Myriah Padilla, 15, wants the adults in charge to know that she knows what she is talking about.
“We’ve seen everything that these adults have done, the mistakes they’ve made,” said Padilla, a student at Parkway Center City Middle College. “We’re learning from their mistakes and trying to be a better generation.”
Padilla took that message to the fourth annual Women’s March on Philadelphia — a public action organized independently of the international movement that saw more than 3 million people in cities across the world protest the 2016 inauguration of President Donald Trump.
Despite bone-chilling weather and a quick, but heavy, snowstorm, thousands of people took over Eakins Oval and the Benjamin Franklin Parkway with handmade posters and pink crocheted hats.
This year’s march was much more than just about protesting — it was also about voting. Canvassers and tables were set up for many of the Democratic candidates. And for many of the young people in attendance or speaking, it was about showing the lawmakers and other people in power that they’re galvanized and ready for change.
Padilla and her classmates — Cyniah Drew, 15, and Kareema Chisolm, 17 — are youth gun violence activists. And they wanted the Women’s March attendees to understand how inaction on preventative gun violence measures have affected their lives.
Drew described the pain caused by the death of her two uncles, both killed by guns.
“Both of these men were joyful, they were never afraid to give someone a helping hand,” Drew said. “I’m hurt and emotional speaking about these deaths but that is why I’m up here, telling my story, to be an inspiration to those who have experienced the same.”
On Dec. 31, 2019, a woman that lives down the street from Chisolm was shot and killed in her home. The New Year’s Eve killing brought the number of gun-related homicides in Philadelphia to 356, making it the deadliest year of the decade.
The three Black teenagers stood on the stage and shared fears of becoming another gun violence statistic.
“We will not rest until our voices are heard. We will not rest until change is made,” the trio said in unison.
Although they aren’t yet able to vote, they’re hopeful that their messages will inspire change in the city.
“I want to see more women in office but also more women of color,” Padilla said. “For me to see someone who is Hispanic or Black, I think ‘Oh, I can do what she’s doing.’”
The Parkway students weren’t the only high school students to take over the Women’s March stage. Lorraine Ruppert, a 17-year-old climate activist from Lower Merion, and the chapter organizer for the Pennsylvania Youth Climate Strikes, didn’t mince words during her speech.
“I’m a high schooler, so you could say I’ve pretty much mastered the art of procrastination,” Ruppert said. “But politicians and corporate business owners are not high schoolers and our futures are not something that can be procrastinated and pushed aside. We cannot wait. Here we are, bringing faces, and voices and stories, to the numbers and statistics and graphs.”
Ruppert said the warning signs of climate change have echoed throughout her entire life. She recalled as a third-grader asking her mom what global warming was after reading about it in a children’s book. She talked about a cancer cluster just outside of Pittsburgh that may be linked to fracking operations in southwestern Pennsylvania, and noted a spate of heat-related early dismissals at Philly schools this past summer.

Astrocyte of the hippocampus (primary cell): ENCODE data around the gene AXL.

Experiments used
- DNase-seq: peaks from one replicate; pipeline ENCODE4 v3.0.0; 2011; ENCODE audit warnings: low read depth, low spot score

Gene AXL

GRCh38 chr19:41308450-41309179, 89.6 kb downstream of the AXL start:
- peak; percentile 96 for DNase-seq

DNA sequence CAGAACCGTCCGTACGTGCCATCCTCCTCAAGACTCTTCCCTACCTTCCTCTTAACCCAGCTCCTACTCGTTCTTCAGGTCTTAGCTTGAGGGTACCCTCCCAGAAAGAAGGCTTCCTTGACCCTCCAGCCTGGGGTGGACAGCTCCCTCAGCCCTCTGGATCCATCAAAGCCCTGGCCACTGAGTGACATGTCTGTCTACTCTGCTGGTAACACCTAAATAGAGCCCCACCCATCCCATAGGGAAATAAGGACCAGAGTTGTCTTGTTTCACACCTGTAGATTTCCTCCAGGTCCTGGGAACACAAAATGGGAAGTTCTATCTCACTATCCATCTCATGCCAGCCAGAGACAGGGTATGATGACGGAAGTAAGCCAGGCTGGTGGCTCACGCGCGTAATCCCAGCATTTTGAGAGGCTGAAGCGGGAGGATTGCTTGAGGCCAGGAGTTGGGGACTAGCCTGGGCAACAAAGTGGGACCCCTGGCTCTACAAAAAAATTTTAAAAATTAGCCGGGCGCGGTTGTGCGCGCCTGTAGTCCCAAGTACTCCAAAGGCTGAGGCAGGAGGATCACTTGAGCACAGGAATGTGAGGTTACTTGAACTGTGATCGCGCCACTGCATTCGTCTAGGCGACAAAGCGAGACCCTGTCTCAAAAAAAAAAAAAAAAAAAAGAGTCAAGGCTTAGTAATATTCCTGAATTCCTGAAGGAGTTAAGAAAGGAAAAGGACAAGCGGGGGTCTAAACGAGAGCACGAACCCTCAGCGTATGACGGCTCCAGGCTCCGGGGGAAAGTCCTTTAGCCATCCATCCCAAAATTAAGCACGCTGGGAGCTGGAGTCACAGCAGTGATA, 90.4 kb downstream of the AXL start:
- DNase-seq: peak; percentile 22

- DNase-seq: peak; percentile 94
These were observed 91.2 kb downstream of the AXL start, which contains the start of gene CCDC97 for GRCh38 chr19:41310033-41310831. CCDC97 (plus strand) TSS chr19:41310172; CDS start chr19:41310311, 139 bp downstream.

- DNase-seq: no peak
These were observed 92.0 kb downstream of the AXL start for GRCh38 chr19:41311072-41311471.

Ruppert’s overall message, like that of Padilla, Drew and Chisolm, was a call to action directed at those in power including Congressmembers Madeleine Dean, Chrissy Houlan and Mary Gay Scanlon, who were in the audience.
“Our rights as the younger generation, to live in a sustainable future, to pursue our hopes and dreams, are becoming endangered,” Ruppert said. “Our rights as humans to have access to clean drinking water, and clean air to breathe are becoming endangered.”
Ruppert and the rest of Pennsylvania Youth Climate Strike team will protest next Saturday with Philly Thrive against the sale of the Philadelphia Energy Solutions refinery ahead of the final hearing on its auction plan.
A signal of a changeover in power
Many other young marchers in attendance were compelled to show up because of a desire to shift the nation’s political realities.
Seventeen-year-old Hope Hessler just makes the cut off to vote in the 2020 presidential election — she turns 18 on Oct. 4. Hessler said she went to her first protest when she was 7-years-old.
She attended the first Women’s March after Trump was elected and remembers how hopeful she felt seeing the massive crowd of people who shared a desire to make their voice heard.
Hessler — who helps run a March For Our Lives chapter at Downingtown East High School — is still uncertain about which Democrat candidate she’ll vote for in November. For now, she’s leaning toward Elizabeth Warren.
“I feel like, honestly, if there are a man and woman and they are equally able to do the job, I feel like we should vote for a woman because they haven’t gotten the chance to,” Hessler said.
Kaylee Kurdish, 17, is a freshman at Drexel University studying business. Although she won’t be able to vote until 2021, she’s more ready than ever to speak up for the younger generation.
“The young people are going to becoming more into power, and driving more of the market, and be making more of the decisions that will impact us and our livelihoods,” Kurdish said. “This is a signal of a change-over in power, especially if we can elect someone that shares those kinds of values of younger people.”